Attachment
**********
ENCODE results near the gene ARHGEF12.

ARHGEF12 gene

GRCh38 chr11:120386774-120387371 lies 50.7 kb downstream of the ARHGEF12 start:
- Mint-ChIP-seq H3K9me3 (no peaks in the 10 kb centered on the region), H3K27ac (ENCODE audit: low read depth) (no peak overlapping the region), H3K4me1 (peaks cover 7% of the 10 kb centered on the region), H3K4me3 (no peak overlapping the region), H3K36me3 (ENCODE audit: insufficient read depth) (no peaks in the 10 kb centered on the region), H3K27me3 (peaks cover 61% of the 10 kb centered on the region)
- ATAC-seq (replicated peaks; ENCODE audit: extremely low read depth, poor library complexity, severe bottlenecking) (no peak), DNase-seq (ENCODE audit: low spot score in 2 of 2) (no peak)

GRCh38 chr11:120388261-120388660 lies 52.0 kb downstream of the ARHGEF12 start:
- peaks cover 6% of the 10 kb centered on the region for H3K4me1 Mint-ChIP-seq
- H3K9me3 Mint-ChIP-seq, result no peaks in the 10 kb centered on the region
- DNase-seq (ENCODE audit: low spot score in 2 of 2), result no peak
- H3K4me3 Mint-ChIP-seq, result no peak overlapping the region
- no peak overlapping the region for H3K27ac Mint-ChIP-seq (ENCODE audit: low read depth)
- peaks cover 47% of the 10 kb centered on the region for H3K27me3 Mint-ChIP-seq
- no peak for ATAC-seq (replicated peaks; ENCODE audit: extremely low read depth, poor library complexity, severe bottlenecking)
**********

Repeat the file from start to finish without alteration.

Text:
ENCODE results near the gene ARHGEF12.

ARHGEF12 gene

GRCh38 chr11:120386774-120387371 lies 50.7 kb downstream of the ARHGEF12 start:
- Mint-ChIP-seq H3K9me3 (no peaks in the 10 kb centered on the region), H3K27ac (ENCODE audit: low read depth) (no peak overlapping the region), H3K4me1 (peaks cover 7% of the 10 kb centered on the region), H3K4me3 (no peak overlapping the region), H3K36me3 (ENCODE audit: insufficient read depth) (no peaks in the 10 kb centered on the region), H3K27me3 (peaks cover 61% of the 10 kb centered on the region)
- ATAC-seq (replicated peaks; ENCODE audit: extremely low read depth, poor library complexity, severe bottlenecking) (no peak), DNase-seq (ENCODE audit: low spot score in 2 of 2) (no peak)

GRCh38 chr11:120388261-120388660 lies 52.0 kb downstream of the ARHGEF12 start:
- peaks cover 6% of the 10 kb centered on the region for H3K4me1 Mint-ChIP-seq
- H3K9me3 Mint-ChIP-seq, result no peaks in the 10 kb centered on the region
- DNase-seq (ENCODE audit: low spot score in 2 of 2), result no peak
- H3K4me3 Mint-ChIP-seq, result no peak overlapping the region
- no peak overlapping the region for H3K27ac Mint-ChIP-seq (ENCODE audit: low read depth)
- peaks cover 47% of the 10 kb centered on the region for H3K27me3 Mint-ChIP-seq
- no peak for ATAC-seq (replicated peaks; ENCODE audit: extremely low read depth, poor library complexity, severe bottlenecking)